Physician-scientists at Montefiore, Albert Einstein College of Medicine and NYU Langone Health lead landmark study.
(BRONX, NY)—As the search for coronavirus disease 2019 (COVID-19) therapies continues, convalescent plasma—distilled from the blood of people who have recovered from COVID-19—has emerged as a promising treatment option. Now, the National Institutes of Health has awarded Albert Einstein College of Medicine and Montefiore a $4.3 million grant to support a randomized, double-blind, placebo-controlled phase 2 clinical trial that launched in April to evaluate the efficacy of convalescent plasma to treat COVID-19.
“Convalescent plasma has a long history of improving symptoms and decreasing mortality associated with pandemic diseases, dating back to meningitis at the beginning of the 20th century,” said trial principal investigator at Einstein and Montefiore, Liise-anne Pirofski, MD, chief of infectious diseases at Montefiore and Einstein, professor of medicine, and of microbiology and immunology at Einstein, and a member of the leadership group of the national COVID-19 Convalescent Plasma Project. “Historically, studies of convalescent plasma for pandemic diseases have been small and the results anecdotal—we are hopeful that our randomized controlled trial will provide a definite answer on its efficacy for COVID-19.”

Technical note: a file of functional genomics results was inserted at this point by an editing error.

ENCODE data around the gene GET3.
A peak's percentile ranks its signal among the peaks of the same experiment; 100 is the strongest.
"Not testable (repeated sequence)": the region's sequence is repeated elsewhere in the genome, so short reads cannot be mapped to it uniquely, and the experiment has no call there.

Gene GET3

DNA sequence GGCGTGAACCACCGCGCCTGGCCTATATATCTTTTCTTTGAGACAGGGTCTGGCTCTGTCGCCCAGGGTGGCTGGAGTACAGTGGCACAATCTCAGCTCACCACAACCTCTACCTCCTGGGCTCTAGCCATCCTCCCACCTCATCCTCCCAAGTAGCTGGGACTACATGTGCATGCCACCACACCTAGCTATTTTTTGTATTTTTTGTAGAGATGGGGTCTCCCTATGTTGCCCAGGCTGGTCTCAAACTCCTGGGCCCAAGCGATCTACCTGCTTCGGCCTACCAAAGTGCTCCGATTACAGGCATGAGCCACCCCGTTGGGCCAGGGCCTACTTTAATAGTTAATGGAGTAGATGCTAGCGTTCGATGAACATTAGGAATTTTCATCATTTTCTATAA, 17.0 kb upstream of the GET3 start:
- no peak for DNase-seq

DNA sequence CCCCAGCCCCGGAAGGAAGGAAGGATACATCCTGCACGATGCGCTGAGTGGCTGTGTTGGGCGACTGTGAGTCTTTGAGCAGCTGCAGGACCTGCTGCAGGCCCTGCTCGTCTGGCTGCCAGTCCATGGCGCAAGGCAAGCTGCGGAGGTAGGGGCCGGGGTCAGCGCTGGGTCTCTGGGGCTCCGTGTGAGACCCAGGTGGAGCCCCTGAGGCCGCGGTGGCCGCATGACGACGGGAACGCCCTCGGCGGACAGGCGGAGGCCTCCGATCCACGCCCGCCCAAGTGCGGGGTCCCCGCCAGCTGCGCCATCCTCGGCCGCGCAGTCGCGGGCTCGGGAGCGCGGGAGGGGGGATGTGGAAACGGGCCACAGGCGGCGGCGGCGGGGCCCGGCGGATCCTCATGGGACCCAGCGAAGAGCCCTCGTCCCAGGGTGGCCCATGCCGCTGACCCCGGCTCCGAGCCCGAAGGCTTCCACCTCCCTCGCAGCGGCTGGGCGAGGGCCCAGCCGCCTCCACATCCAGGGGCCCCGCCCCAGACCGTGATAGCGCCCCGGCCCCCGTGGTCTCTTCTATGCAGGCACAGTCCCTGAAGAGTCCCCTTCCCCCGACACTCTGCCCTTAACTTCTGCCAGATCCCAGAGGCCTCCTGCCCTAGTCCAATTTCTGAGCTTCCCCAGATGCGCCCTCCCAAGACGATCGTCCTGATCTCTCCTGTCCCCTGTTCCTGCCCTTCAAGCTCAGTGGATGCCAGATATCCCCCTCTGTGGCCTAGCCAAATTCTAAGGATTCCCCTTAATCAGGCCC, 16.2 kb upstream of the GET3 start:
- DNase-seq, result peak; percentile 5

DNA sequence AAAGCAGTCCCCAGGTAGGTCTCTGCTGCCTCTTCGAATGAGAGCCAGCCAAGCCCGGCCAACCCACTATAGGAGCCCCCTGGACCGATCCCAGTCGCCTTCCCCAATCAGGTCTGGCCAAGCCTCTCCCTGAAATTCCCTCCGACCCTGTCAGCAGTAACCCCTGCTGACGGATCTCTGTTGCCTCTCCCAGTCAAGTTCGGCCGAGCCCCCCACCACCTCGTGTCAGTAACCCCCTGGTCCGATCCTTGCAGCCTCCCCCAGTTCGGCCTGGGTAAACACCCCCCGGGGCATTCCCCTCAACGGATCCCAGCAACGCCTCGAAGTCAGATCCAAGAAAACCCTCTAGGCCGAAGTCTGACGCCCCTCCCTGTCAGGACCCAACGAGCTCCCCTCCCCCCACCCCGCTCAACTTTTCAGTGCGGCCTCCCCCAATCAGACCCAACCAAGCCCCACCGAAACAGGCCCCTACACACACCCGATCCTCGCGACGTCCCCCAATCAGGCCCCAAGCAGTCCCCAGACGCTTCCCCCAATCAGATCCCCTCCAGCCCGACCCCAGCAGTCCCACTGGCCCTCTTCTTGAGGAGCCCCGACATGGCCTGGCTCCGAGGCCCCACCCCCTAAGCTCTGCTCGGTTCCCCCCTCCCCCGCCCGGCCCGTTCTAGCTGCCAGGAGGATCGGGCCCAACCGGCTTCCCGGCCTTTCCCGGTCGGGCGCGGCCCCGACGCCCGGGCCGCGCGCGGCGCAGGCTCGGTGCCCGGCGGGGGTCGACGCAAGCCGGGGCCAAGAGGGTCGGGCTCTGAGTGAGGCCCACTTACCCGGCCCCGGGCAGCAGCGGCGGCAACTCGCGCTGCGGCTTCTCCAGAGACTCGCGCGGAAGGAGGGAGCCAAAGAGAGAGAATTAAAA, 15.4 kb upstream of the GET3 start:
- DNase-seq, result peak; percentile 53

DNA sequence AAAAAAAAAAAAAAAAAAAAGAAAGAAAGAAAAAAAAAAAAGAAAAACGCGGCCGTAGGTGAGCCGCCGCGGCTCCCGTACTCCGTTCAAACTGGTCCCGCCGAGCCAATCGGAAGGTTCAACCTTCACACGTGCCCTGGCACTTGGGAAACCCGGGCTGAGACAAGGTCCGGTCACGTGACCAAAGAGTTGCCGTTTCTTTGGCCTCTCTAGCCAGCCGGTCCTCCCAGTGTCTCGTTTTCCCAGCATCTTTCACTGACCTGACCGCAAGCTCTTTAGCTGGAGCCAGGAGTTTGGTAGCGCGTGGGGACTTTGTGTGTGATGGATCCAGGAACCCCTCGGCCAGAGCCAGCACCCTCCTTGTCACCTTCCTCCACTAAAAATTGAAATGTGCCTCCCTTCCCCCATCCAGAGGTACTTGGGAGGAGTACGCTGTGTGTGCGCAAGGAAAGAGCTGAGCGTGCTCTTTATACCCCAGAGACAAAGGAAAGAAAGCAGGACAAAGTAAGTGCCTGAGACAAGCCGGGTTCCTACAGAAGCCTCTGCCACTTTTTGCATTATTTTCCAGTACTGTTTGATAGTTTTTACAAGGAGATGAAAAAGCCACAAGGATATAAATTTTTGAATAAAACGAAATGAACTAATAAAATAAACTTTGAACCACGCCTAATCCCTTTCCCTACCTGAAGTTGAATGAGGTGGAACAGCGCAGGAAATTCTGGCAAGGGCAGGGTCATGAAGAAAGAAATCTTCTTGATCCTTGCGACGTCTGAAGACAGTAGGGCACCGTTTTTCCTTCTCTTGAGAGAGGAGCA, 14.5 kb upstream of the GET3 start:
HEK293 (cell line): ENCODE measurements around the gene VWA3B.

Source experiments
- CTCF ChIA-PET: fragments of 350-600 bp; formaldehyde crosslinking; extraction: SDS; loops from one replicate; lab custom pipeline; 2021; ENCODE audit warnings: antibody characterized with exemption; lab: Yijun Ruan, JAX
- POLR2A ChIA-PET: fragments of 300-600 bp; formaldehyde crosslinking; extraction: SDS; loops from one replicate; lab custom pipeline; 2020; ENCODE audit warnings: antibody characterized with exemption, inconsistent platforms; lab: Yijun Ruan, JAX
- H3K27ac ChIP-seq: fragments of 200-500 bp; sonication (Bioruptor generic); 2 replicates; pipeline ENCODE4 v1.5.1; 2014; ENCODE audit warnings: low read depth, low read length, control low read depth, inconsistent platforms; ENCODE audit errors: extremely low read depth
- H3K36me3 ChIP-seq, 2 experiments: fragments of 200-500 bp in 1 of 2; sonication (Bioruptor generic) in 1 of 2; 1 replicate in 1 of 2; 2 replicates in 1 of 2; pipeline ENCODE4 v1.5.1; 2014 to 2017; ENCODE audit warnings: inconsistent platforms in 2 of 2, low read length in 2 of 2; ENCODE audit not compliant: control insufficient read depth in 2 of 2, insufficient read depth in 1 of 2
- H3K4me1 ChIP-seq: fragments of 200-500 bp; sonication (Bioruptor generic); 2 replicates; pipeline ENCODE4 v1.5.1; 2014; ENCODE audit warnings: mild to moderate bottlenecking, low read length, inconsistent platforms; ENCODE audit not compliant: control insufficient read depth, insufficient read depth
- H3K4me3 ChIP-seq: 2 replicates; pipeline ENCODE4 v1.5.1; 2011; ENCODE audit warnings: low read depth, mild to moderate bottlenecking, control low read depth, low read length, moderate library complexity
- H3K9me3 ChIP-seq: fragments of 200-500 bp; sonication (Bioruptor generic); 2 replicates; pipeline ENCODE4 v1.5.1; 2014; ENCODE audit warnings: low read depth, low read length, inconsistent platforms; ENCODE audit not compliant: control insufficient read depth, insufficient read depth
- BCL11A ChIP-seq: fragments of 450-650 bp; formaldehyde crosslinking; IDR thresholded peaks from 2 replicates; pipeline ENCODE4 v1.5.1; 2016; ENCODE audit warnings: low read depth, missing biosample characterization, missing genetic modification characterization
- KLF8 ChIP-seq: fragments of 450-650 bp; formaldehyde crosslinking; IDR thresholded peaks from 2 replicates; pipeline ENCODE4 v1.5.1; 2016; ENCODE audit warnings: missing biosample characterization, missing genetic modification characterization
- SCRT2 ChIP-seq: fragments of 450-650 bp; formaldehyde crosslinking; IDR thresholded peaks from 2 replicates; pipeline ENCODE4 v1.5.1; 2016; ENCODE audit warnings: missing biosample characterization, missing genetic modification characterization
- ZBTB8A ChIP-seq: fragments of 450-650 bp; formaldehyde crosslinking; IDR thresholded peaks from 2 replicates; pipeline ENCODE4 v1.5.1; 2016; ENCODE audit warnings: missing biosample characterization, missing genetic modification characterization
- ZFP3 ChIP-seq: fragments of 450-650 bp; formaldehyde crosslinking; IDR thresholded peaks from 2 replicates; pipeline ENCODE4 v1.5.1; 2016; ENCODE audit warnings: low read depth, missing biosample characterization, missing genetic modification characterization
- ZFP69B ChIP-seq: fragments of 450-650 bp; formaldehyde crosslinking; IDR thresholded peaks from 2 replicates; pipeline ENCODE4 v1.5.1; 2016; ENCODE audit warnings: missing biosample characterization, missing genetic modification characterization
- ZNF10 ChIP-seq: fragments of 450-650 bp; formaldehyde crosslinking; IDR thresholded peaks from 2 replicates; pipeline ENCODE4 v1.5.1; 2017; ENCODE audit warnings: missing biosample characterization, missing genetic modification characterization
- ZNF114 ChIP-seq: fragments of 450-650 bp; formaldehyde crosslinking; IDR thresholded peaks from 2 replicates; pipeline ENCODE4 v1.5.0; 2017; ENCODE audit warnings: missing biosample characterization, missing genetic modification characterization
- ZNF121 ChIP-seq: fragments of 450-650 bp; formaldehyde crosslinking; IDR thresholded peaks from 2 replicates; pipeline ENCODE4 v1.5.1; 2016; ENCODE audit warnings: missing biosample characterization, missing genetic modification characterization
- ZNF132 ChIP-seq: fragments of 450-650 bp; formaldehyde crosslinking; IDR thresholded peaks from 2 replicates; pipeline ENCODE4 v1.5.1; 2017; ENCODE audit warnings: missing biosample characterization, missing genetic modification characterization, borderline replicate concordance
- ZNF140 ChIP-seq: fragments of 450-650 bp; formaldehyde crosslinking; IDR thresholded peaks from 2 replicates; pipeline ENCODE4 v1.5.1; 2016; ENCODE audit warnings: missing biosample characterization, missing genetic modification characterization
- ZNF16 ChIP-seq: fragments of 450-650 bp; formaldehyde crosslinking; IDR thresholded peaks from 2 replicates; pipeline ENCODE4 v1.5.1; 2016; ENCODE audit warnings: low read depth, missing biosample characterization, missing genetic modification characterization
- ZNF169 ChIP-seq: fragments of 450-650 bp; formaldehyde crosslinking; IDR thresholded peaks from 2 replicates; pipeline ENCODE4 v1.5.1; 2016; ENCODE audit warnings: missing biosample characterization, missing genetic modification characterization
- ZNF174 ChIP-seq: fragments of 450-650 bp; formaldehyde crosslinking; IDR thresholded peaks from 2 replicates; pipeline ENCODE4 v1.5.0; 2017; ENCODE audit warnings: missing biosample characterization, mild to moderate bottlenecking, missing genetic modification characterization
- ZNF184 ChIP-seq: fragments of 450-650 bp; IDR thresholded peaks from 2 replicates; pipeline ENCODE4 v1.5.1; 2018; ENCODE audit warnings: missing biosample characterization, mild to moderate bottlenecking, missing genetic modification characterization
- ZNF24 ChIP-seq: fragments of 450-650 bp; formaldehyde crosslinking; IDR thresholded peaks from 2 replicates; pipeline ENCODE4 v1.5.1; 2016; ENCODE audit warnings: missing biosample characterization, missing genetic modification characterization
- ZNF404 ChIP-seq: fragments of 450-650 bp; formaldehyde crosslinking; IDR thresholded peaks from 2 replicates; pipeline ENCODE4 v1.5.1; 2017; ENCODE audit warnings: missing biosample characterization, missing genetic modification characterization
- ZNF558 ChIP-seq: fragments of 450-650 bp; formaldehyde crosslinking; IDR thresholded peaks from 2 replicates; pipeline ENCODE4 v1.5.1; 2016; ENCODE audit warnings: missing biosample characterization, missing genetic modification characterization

Convalescent therapy received FDA approval for investigational use in an open label protocol (when clinical trial information is not withheld from participants) for hospitalized patients in late March—but physician-scientists at Einstein and Montefiore have been pursuing the “gold standard” of a randomized clinical trial to determine if it can alleviate COVID-19 symptoms and reduce mortality rates.